Waking From the Trance of Living a Subdued Life: Living Life With Direction

Last week, I wrote a lot about what it meant for me to feel a lack of being liked and feeling belonging. But also the ways that I woke from what Tara Brach calls, “the trance” of not feeling as though I belonged. I’d like to revisit the ways in which I woke from how I was living while trying to feel approved of, to how I felt comfortable with and approved of myself. All of which, finally leading to a place where I’m living my life with more direction.

There were a few different routes I took to finally feeling acceptance of where I am in life. Many of which I’ve written about in this blog. But they were important paths to waking from what I felt like I needed to do in order to feel loved. So let’s start with the area of my life that was holding me back in the most immediate way, my budget.

Buried in Debt? No Problem, You Got This

There is a specific memory that I reflect back on every once and awhile when I think about the amount of debt I was in. It’s of me, sitting in my bathrobe at my desk, cup of coffee on my left and looking at all the credit cards I had, on open tabs on my browser like I was watching a stock ticker. All the while I was wondering how much higher my credit score had to be in order for my credit limits to be increased.

I was also well on my way to amassing close to 100k in student loan debt, on top of the 25k I would eventually end up with on my credit cards. This was the height of me living on borrowed money. Not to mention a dangerous mindset to be in.

Now my routine is much different. I check my account balances to make sure I have enough money for the upcoming month’s budget. And now I look forward to paying off what’s left of my student loans instead of looking for ways to increase my debt limit. Usually a cup of green or herbal tea at my side : )

Choosing to pay off my debt is one of the best decisions I’ve ever made, and it’s taught me so many valuable life lessons. Such as how to live on a budget, how to save for my future, what it means to live within my means, how to set up an emergency fund… The list keeps going. But these are the important lessons that I and so many more of us just never learned while becoming adults.

Willpower and Responsibility

Getting intentional with your money has the power to help you in so many other areas of living a more responsible life than just the financial sector. Such as developing a stronger sense of responsibility. And it’s an overall good place to start if you’re looking for more direction in general. I’ve mentioned before on this blog that I’m following the Dave Ramsey steps to getting myself out of debt. I’m not as dedicated as some of his followers are, but there are definitely some parts of his plan that have been especially beneficial for me and my path. For example, learning willpower and self restraint through budgeting.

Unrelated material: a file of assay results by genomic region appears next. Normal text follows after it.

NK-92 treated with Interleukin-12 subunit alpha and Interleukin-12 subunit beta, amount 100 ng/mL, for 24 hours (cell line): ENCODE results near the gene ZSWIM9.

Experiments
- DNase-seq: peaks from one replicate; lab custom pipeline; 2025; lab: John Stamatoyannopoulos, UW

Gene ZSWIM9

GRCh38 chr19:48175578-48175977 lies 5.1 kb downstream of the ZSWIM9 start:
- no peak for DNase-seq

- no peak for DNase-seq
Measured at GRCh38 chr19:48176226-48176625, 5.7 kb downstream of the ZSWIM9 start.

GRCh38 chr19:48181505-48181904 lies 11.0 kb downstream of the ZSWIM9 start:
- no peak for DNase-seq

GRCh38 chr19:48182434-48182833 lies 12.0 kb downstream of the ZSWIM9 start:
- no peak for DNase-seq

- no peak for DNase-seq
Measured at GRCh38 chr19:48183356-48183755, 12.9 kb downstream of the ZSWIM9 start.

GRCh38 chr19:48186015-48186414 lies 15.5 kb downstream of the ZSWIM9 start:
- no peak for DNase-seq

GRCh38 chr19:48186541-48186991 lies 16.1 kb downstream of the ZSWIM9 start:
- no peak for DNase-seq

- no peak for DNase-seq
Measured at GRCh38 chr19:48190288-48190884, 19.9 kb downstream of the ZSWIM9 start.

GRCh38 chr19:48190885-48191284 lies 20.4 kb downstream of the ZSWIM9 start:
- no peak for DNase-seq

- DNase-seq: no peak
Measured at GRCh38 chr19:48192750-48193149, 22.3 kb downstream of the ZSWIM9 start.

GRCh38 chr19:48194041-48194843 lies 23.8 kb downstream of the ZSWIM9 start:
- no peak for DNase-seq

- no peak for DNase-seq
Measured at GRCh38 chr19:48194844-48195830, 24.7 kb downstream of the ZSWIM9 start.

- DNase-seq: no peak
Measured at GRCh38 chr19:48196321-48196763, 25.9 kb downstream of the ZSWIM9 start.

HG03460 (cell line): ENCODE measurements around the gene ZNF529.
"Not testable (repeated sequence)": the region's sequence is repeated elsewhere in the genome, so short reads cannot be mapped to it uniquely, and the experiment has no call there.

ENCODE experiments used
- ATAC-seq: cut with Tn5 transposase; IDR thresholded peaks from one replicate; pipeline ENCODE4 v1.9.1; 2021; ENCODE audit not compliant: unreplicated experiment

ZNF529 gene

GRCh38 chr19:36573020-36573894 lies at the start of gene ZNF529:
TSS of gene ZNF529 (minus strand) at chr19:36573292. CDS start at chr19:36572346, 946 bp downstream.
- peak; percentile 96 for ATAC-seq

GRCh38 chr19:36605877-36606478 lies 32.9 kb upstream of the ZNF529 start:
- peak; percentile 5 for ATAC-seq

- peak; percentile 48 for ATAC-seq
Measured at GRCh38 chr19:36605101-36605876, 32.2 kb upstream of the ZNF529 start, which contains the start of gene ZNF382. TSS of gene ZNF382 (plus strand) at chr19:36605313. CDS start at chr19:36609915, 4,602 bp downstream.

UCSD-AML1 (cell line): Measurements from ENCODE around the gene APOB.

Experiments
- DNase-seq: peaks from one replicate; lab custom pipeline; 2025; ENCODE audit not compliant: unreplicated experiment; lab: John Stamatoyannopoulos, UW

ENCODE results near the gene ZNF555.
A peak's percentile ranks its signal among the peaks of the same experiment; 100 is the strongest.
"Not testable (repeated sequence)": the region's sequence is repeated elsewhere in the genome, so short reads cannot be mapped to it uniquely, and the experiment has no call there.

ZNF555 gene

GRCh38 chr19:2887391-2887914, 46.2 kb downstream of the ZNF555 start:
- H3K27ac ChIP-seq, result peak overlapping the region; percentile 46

Paying off debt has freed up some of my income for other living expenses while teaching me how to exercise self-control over how I manage my money. Right now all my available funds are going towards my debt. But the difference between my 700$ monthly minimum payments now and the 950$ monthly payments I used to make, is the difference between whether or not I can afford groceries for the month. And that’s kind of a big deal!

Paying off my credit cards alone freed up 250$ worth of monthly payments I would have been paying to a credit card company were I still in debt. Not to mention all the compound interest I was accruing. That’s about the national average for a single persons grocery budget. The worst part of it all is, I don’t really have an idea of where all my money went. Most likely on alcohol and restaurants. But my standard of living hasn’t changed much since I’ve been free of credit card debt. Which leads me to the question: What’s the point of credit card debt in the first place?

Paying Off Debt: Side Hustle

One of the ways I’ve helped to cut down the amount of time I’ll be in debt is by picking up a second job. This has been a positive for me in my life in so many different ways.

My side hustle is at a homeless shelter for families. I work only six days a month, but it will reduced the over all time I’ll be in debt by about two years. I’ve also been able to write this blog, organize my budget and to-do list, research recipes and put together shopping lists, as well as other opportunities for my future. It’s also hopefully where I’ll get a letter of recommendation for grade school when I’m ready to go back, after helping me to pay back my current debt, while funding my future educational expenses. Win win.

And not to mention, it’s fun. I enjoy the time I spend with the residents. Watching their children run around the house and play games. The co-workers I’m getting to know. It’s all been a positive experience for the most part. That being said, it’s not all sunshine and daisies. There are some days that I just don’t have it in me. This is why it’s important work a little motivation into your routine.

What’s Your Motivation?

On the days when my alarm goes off at 5:35am, and I know I won’t see my bed until 11:30pm, I need a little more than the few cups of tea I drink in the morning to keep me on my feet. This is where small reminders I’ve built into my days have helped me to stay on task, stay motivated.

Photo Bombs

One way I do this is by having a few photos as rotating wallpaper on my phone, of the things I want for myself in life. The things I’m working towards. For example, I have a couple of photos of Adrienne from Yoga with Adrienne, to remind me that there are healthy ways of staying physically fit with support from positive mentors. I also have a few pictures of Dana from Minimalist Baker as well for much the same reasons as with Adrienne. A reminder to take care of my nutritional needs in a healthy, nourishing way.

There is also an artist’s rendition of an elf, drawing an arrow from his quiver and readying himself for a fight. This helps me to remember that it isn’t always going to be easy. Sometimes you need to prepare yourself for a fight. Not that I’m advocating for violence in anyway, but bringing a feeling of being emotionally tough, resilient, is important for times when you feel like you want to give up and quit. Warrior II in yoga is a great way for me to embody this feeling. Taking up space with focus and intention is empowering.